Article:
August 31, 2011

Oak Table Makeover

A quick break from the CHAIRS!  I wanted to show you the table I also re-did so I can do the big reveal all in one day!

This oak pedestal table was one of the first furniture purchases my mom made when she was about my age.  It was in her first apartment and transitioned to our home where I ate off of it as a little girl.  Since the last move, the table has been in my parents garage, waiting for its next home!

When I began the inital search for a table, I told my mom I was planning to search Craigslist and some other local spots in DC.  Immediately she thought of the table!  I knew with a little TLC the old table would look perfect with my old chairs.

The top was removed.  I am planning on stripping and staining the top at a later date.

I painted two coats of Annie Sloan's Old Ochre.  Remember to lightly sand between coats and afterwards for a smooth finish in preparation for the wax!

I very lightly distressed the legs using 150 grit sandpaper.

The table originally had metal wheels on the bottom of each leg.  I removed those and replaced them with wooden feet to add a little height.

Resourceful tip: These "table feet" are actually decorative fence post finials.  They had another rounded piece attached where the bottoms look flat now.  I used a hand saw to cut the rounded top off, leaving a flat bottom.  Kern hammered/screwed the new feet into the holes on the bottom where the metal castors had been.

August 30, 2011

Chair Re-do: Waxing

Once the chairs were painted, it was time to get artistic and wax them.  The wax coating not only seals in the paint and provides a professional finish, but it also allows you to alter the color and truly give your furniture that personal, hand painted touch.

I'm thrilled to share my first Furniture making VIDEO with you today!  Understanding the concept of waxing can be difficult from photos only, so I made a short video to aid in explaining the process.  Below the video, please note my step by steps instructions with the photos.

If you want some tips from real pros, I would also watch Shaunna's Waxing Tutorial from Perfectly Imperfect and Miss Mustard's Waxing Video.  These ladies are awesome!  I watched these videos multiple times before my first attempt.

Step 1: Lightly sand your piece so that the surface is smooth and remove any excess dust with a damp cloth

Step 2: Apply a thin coat of clear wax followed immediately by dark wax.
Note: if you wish to use clear wax only, the process is faster.  More details on clear wax coating coming soon with the re-do of a table.

Step 3: Go back over the area with clear wax to lighten and help smooth out any globs or rough patches left by the dark wax

Step 4: After the wax dries for 24 hours, use steel wool to gently buff each area, leaving a smooth and professional finish!  Use this opportunity to make the final color as light or as dark as you wish.

Here are some tips I found helpful along the way:

*I have a separate wax brush for clear wax and dark wax so that I can switch between the two quickly
*Wax a small area at a time.  The initial layer or clear should still be tacky when you apply the dark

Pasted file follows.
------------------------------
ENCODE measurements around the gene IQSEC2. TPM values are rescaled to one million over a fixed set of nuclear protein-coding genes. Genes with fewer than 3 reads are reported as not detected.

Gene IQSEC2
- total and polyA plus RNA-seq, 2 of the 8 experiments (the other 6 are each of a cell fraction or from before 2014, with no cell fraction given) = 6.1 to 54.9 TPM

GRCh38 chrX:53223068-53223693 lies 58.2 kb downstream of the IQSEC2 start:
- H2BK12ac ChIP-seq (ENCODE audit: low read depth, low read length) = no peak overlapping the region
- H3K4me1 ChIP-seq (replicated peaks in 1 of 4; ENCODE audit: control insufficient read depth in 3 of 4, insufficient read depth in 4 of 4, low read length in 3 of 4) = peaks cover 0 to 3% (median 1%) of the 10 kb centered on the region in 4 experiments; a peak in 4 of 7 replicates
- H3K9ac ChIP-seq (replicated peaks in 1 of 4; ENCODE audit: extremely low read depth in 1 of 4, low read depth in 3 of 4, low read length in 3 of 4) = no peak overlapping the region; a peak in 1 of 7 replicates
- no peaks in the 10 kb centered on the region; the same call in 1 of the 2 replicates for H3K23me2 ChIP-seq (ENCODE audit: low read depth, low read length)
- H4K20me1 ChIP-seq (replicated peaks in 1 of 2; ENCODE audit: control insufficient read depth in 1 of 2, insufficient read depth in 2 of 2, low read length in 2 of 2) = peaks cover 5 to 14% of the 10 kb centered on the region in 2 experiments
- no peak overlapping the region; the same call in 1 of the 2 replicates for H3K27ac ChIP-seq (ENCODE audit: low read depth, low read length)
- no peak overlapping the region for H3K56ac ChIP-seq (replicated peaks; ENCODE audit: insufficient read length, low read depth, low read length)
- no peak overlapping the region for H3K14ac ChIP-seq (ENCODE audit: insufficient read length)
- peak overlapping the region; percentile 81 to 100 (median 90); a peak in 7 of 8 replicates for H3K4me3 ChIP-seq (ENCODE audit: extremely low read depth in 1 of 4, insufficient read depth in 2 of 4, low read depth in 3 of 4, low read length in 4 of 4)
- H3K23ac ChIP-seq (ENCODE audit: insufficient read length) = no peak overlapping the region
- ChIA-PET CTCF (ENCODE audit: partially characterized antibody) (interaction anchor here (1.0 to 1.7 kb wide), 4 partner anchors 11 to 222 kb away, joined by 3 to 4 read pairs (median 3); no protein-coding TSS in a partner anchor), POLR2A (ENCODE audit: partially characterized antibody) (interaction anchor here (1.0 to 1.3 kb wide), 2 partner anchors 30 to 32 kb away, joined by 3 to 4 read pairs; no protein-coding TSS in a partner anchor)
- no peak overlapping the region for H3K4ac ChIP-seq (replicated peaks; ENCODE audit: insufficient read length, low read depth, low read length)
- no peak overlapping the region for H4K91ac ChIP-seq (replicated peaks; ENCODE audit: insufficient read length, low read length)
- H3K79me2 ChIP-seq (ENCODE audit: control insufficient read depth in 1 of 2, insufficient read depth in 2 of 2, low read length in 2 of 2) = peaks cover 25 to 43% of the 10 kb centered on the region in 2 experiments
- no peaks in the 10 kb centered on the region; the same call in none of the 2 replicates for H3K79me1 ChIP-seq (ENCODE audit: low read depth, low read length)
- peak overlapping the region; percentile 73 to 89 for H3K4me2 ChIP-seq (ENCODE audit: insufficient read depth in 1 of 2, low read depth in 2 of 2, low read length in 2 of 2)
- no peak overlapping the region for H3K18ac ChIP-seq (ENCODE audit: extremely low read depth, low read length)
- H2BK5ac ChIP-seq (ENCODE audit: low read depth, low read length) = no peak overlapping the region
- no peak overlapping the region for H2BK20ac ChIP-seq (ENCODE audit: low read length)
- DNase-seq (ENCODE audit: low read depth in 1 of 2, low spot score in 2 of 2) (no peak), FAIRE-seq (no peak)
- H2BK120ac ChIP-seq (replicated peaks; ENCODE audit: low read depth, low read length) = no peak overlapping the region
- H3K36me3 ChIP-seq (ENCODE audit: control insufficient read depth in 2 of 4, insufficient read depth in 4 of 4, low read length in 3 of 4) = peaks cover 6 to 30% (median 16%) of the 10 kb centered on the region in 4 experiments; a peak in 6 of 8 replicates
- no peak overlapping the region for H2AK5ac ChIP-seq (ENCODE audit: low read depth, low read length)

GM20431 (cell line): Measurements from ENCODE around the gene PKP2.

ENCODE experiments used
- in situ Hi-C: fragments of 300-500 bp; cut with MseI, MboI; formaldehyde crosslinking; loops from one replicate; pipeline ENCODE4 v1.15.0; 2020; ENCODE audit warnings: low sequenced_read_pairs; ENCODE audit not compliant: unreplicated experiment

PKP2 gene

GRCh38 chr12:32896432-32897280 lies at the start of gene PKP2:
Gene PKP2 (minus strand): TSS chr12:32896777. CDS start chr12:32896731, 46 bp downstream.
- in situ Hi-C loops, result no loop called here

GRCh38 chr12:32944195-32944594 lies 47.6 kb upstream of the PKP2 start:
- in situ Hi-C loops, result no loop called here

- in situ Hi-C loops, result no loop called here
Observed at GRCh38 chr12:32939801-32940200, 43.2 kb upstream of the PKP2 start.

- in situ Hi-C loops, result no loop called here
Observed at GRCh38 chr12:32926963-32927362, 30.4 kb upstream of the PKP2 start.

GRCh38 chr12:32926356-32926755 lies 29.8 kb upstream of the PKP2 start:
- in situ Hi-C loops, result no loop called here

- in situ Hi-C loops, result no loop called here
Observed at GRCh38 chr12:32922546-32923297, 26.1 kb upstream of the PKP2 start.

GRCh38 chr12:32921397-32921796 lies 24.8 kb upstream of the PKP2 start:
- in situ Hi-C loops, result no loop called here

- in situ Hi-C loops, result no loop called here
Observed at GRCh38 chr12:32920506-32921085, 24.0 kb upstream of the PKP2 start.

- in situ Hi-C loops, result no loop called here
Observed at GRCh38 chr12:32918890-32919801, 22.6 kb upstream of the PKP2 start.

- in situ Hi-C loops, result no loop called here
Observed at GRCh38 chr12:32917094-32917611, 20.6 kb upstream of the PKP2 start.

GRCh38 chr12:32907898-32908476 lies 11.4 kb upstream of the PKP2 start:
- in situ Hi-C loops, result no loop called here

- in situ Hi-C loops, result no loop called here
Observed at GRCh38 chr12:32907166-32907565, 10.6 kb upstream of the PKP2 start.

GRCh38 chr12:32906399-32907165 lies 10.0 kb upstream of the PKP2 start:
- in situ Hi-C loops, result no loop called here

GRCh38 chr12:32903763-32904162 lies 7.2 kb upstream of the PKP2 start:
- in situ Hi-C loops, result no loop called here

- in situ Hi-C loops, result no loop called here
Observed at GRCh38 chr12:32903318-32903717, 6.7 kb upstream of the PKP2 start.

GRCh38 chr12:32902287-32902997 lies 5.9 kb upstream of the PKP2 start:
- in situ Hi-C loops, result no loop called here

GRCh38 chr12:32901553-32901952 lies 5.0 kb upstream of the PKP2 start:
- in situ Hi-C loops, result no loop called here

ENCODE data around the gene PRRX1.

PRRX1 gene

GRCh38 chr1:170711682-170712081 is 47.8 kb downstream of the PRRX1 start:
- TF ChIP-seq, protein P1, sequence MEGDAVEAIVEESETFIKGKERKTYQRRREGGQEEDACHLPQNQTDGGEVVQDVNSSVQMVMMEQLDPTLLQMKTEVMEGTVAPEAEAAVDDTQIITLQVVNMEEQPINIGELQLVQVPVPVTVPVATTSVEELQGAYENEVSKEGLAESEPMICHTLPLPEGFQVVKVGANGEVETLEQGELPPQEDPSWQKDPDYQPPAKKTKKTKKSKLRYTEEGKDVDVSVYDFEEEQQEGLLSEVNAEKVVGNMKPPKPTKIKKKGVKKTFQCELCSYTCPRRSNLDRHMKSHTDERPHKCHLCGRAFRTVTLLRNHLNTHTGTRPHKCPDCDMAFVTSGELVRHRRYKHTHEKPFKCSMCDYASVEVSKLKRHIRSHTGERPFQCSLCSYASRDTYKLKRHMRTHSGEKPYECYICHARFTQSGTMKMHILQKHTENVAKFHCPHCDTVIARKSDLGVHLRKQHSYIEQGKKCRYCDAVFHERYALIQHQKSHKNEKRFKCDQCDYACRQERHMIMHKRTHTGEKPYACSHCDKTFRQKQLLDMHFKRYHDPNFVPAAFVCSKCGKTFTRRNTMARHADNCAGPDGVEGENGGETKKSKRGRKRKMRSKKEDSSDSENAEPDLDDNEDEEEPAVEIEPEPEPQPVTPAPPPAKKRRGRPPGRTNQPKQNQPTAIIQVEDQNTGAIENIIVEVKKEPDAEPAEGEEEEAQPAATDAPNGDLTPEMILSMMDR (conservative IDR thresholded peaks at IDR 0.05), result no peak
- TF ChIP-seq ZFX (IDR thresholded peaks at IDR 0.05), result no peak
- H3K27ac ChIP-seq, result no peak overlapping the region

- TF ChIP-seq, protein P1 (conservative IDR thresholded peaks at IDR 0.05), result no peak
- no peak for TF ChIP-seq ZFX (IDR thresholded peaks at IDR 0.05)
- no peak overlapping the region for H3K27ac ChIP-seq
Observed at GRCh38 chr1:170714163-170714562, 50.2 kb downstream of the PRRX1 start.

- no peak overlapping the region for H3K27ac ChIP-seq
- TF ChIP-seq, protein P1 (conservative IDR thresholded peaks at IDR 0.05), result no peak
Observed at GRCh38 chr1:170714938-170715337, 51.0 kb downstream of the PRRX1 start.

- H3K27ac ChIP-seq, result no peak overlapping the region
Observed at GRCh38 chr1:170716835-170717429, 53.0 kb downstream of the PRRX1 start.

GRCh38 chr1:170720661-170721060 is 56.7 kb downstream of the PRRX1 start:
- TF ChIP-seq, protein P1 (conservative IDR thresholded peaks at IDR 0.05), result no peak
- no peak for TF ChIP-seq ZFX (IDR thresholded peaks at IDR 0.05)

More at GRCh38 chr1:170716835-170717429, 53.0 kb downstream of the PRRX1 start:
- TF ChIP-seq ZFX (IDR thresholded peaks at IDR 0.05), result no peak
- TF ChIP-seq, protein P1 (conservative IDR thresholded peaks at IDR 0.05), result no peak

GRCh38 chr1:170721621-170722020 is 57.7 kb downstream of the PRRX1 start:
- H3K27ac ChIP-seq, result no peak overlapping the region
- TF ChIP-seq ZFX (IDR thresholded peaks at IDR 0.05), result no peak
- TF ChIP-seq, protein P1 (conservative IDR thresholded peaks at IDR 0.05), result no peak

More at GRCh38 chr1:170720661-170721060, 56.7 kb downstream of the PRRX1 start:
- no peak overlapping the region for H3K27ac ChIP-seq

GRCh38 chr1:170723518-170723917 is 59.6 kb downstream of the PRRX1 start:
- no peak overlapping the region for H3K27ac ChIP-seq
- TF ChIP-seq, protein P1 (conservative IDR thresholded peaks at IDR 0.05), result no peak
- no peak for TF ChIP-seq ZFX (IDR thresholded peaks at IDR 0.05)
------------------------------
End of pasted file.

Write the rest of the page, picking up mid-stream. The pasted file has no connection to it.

*Have a rag nearby to wipe away any large globs of wax that get left behind
*If you accidentally get too much dark wax, don't panic!  Quickly apply some clear and buff the area with a cloth!
*Take good care of your brushes!  I found that vegetable oil actually cleans my wax brushes better than soap and water.

Kern made a "Brush Dryer" for me by manipulating an old coat hanger so I could loop the brushes through and let them hang dry outside.

August 29, 2011

Old Ochre Chair Re-do: Paint

Remember these chairs that I traveled to Virginia to purchase from a woman off Craigslist?

I owe a big thanks to Kern and his cousin Elliott for letting me store (and work on) my project at their house.  As with most projects, re-doing the chairs took me longer than I initially planned.

Kern unscrewed the chair bottoms.

The next step was painting the chairs.  I did two coats of Annie Sloan's Old Ochre.  
Remember, with Chalk Paint, you do not have to sand or prime!

I used a sponge brush on some hard to reach areas.

Tune in tomorrow for a tutorial on waxing furniture!

August 25, 2011

Rain Rain Go Away...Hunter Boots come to me today!

Today was my first day to walk into work in the pouring rain since I sold my car.  I hadn't really considered what  it might be like to walk on "bad weather" days since I was so used to hopping in Patty on days such as these.  Five minutes into my commute, my feet (adorned with trusty chacos) were completely drenched and so were my legs from the knees down.

It got me thinking that I might need to invest in some good rain boots.  What about these lovely Hunter Wellies? They are billed as "The Original wellington for Women."

They come in so many colors!  Which one would you pick?
 And bonus: you can purchase fleece liners for them!  Perfect for trudging through the snow that is sure to come this winter.

Now off to find that money tree growing somewhere in my backyard...

Hope your day is going "Wellie!"

August 14, 2011

Congratulations to Mary Mitchell and Will!

Mary Mitchell and Will got married at First Pres and had a beautiful reception at the Old Capitol Inn.  It was fun to have two DC (and Mississippi) friends tie the knot in my hometown.

The homily charged the couple to always "look up" and remember that their ultimate happiness and fulfillment was in God--and not in each other.  The pastor acknowledged that there would be times of ease and great joy, but also times where the dishes are piled up in the sink and the dogs are could hear a collective chuckle from all of the married couples in the congregation who knew all too well what he was talking about!  

There was a "T" on the floor!

My cute parents dancing up a storm!